Starring: Dan Simmonds, John Hargreaves, Kate Fitzpatrick, Jackie Weaver
Director: Tom Jeffrey
Distributor: Umbrella Aussie DVD
In 1975, the Australian Film Commission was established and as part of it’s mission to share our film culture with the world, several cans of celluloid were shipped off to the Cannes Film Festival. Among them was the screen adaptation of David Williamson’s stage play The Removalists produced by Margaret Fink with set design by the woman who would direct her next film, Gillian Armstrong. This brutal expose of police procedures down under told the story of Constable Neville Ross (John Hargreaves) who rocks up to the cop shop for his first day on the job only to be given a depressing reality check by his world weary superior, Sergeant Dan Simmonds (Peter Cummins).
Circling his new young partner like a shark, Simmonds instructs Ross to relax until something interesting turns up. And it duly does in the form of Kate Mason (Kate Fitzpatrick) and her sexy younger sister Marilyn (Jackie Weaver). Director Tom Jeffrey ensures that we get the necessary cut away shots of Marilyn’s cleavage while the bossy Kate instructs her to expose the bruises that her husband has inflicted upon her. Naturally this causes much interest among the two men who later agree to help the abused Marilyn move house.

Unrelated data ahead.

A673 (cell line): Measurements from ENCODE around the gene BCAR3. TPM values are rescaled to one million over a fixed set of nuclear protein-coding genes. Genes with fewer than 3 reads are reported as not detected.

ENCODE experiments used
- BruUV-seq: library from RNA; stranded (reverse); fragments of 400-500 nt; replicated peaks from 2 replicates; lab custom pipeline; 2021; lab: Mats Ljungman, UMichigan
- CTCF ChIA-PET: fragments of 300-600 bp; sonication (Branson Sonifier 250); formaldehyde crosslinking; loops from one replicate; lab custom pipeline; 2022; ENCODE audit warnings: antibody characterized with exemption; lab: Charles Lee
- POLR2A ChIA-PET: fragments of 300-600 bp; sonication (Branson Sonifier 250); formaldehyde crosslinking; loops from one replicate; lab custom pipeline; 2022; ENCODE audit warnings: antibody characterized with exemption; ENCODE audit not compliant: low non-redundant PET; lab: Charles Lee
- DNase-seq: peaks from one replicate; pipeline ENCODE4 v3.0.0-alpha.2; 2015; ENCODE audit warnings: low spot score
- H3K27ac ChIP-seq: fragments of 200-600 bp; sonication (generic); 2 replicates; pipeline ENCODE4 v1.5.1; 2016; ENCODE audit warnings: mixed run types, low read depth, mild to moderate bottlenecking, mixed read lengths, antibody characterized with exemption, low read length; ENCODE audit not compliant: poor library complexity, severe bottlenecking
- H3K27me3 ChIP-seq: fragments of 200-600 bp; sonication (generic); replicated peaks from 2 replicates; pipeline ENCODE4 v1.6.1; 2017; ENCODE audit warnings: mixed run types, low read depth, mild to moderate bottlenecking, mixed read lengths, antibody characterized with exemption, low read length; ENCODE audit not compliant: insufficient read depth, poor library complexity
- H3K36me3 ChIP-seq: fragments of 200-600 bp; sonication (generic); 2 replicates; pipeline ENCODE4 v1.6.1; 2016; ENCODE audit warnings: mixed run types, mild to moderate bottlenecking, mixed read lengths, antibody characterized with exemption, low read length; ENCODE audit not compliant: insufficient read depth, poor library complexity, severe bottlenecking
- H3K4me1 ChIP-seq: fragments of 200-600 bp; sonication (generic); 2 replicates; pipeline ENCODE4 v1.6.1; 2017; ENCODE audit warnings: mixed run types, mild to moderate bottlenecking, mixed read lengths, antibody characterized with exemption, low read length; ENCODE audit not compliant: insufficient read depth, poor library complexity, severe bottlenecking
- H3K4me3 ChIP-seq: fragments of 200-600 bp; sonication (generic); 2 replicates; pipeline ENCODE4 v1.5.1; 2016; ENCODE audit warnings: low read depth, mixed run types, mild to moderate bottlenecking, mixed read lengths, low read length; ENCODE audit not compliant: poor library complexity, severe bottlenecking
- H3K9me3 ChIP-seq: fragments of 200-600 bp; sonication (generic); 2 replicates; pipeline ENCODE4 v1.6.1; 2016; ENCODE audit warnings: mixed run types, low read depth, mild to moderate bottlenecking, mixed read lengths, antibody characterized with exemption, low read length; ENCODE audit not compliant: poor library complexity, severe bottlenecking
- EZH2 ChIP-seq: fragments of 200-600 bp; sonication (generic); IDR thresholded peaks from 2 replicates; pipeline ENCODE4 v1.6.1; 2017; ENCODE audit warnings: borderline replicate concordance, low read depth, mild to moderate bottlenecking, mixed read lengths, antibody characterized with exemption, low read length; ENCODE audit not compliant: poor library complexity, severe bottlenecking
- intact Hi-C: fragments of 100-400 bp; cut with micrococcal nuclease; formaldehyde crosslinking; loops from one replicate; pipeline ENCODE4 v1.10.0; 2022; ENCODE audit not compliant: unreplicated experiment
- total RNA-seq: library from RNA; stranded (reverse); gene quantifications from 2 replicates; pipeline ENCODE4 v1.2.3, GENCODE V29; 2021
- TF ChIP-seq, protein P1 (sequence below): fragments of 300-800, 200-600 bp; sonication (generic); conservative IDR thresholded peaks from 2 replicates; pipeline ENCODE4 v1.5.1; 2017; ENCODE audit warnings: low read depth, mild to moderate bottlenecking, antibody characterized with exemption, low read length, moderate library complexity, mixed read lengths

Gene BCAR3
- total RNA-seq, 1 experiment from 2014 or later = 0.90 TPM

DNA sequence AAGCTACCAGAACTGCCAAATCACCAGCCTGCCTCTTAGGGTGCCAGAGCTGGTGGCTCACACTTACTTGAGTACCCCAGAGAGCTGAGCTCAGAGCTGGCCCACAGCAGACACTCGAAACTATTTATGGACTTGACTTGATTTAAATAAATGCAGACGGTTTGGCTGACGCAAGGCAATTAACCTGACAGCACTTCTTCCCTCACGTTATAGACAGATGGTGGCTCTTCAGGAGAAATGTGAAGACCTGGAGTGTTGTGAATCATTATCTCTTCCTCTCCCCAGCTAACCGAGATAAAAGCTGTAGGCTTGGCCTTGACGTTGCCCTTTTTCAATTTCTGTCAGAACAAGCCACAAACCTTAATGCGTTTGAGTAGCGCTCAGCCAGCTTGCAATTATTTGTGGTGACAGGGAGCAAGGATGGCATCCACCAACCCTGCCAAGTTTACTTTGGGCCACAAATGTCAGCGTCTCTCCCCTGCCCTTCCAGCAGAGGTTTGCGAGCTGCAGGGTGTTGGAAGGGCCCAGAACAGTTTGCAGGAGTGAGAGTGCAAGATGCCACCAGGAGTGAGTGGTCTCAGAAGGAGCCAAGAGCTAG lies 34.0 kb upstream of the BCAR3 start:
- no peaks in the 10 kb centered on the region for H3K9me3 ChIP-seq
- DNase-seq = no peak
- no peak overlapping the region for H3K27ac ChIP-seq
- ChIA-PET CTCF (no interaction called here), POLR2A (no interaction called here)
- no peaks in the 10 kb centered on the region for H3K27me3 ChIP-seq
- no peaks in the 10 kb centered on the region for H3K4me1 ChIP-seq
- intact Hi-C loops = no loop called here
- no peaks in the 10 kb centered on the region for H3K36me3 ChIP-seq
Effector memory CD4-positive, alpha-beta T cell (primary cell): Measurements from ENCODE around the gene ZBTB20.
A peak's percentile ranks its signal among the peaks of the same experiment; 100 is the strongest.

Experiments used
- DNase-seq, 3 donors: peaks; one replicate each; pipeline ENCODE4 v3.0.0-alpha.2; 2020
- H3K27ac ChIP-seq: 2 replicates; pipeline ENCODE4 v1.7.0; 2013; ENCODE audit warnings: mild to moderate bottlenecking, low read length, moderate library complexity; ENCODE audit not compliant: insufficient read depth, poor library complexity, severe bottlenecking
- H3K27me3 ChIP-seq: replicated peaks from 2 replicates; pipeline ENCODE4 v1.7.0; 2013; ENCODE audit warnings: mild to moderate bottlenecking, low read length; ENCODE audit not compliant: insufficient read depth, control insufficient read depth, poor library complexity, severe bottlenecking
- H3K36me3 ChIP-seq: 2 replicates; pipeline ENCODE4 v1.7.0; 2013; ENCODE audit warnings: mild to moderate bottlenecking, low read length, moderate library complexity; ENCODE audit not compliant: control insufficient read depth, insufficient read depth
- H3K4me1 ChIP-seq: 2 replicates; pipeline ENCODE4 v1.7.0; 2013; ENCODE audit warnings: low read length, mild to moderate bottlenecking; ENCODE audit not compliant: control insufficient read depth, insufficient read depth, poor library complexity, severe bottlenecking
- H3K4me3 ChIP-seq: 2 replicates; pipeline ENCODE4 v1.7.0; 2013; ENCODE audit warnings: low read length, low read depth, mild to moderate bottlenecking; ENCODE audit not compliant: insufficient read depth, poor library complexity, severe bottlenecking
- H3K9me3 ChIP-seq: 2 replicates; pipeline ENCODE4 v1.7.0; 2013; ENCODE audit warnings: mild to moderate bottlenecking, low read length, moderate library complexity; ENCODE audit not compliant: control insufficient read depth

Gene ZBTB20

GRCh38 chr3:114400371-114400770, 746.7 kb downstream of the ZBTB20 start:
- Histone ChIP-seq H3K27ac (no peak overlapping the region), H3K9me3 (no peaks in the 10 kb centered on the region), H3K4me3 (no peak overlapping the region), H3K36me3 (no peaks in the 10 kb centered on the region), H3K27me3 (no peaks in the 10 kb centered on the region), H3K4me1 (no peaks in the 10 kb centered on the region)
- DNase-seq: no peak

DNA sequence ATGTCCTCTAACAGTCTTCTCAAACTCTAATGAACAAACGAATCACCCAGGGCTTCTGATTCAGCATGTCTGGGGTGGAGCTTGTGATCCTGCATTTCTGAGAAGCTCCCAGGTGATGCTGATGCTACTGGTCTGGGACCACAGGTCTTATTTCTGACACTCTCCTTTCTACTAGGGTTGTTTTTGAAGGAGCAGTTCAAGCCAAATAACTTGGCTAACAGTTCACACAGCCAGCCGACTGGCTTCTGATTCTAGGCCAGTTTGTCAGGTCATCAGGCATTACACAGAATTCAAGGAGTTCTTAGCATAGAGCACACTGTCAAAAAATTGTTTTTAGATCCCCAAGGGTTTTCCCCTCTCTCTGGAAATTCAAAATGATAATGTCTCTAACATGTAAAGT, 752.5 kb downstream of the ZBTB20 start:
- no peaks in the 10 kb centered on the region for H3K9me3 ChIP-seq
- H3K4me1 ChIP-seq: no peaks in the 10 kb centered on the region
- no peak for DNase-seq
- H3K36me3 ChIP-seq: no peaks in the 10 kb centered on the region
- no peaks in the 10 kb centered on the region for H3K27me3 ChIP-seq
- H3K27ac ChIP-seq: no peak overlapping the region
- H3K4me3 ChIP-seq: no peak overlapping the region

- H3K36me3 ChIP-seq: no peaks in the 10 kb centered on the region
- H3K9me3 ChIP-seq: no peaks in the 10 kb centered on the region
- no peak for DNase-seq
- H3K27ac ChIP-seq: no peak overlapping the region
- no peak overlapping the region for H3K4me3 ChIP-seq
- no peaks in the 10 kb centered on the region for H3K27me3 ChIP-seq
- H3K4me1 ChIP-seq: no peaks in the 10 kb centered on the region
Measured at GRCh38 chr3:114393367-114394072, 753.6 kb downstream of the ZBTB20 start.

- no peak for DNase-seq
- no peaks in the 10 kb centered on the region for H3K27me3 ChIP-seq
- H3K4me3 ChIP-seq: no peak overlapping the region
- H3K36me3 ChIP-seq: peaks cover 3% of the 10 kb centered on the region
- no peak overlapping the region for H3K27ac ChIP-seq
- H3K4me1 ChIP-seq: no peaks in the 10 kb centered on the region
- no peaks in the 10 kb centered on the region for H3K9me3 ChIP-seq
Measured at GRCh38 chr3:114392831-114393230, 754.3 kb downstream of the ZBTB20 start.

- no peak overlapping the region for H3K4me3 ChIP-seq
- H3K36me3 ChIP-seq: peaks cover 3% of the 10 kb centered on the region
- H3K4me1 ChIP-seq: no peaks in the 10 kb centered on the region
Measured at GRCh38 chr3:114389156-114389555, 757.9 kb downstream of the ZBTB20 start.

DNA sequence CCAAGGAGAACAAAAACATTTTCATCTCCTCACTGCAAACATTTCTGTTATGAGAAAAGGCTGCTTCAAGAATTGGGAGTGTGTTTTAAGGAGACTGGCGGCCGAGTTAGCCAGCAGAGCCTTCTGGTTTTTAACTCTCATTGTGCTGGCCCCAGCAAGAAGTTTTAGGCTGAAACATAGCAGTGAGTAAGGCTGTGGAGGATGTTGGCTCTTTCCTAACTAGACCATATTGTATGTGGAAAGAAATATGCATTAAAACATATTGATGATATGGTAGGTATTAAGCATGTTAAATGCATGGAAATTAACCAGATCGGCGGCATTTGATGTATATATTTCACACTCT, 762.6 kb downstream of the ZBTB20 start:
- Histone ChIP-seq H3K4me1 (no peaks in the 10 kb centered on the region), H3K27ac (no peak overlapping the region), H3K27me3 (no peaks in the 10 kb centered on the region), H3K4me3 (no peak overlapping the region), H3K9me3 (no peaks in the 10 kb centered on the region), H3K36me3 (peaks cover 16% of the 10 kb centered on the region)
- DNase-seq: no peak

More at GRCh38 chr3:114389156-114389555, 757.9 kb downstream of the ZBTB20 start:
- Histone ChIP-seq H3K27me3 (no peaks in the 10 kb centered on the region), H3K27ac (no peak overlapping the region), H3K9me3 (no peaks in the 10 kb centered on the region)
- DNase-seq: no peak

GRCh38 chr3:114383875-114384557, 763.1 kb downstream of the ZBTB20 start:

Chris Haywood is the professional removalist enlisted to assist them in the task of removing the furniture from under the wife beater’s nose. Kenny (Martin Harris) is handcuffed but he taunts Simmonds relentlessly and gets a good hammering as a result. Soon Ross is pulverising him too. And finally the two cops are left beating each other to a pulp.
Screening at Cannes alongside such period pieces as Sunday Too Far Away, The Removalists would have come across as a scathing indictment on contemporary Australia. No doubt that was Williamson’s intent.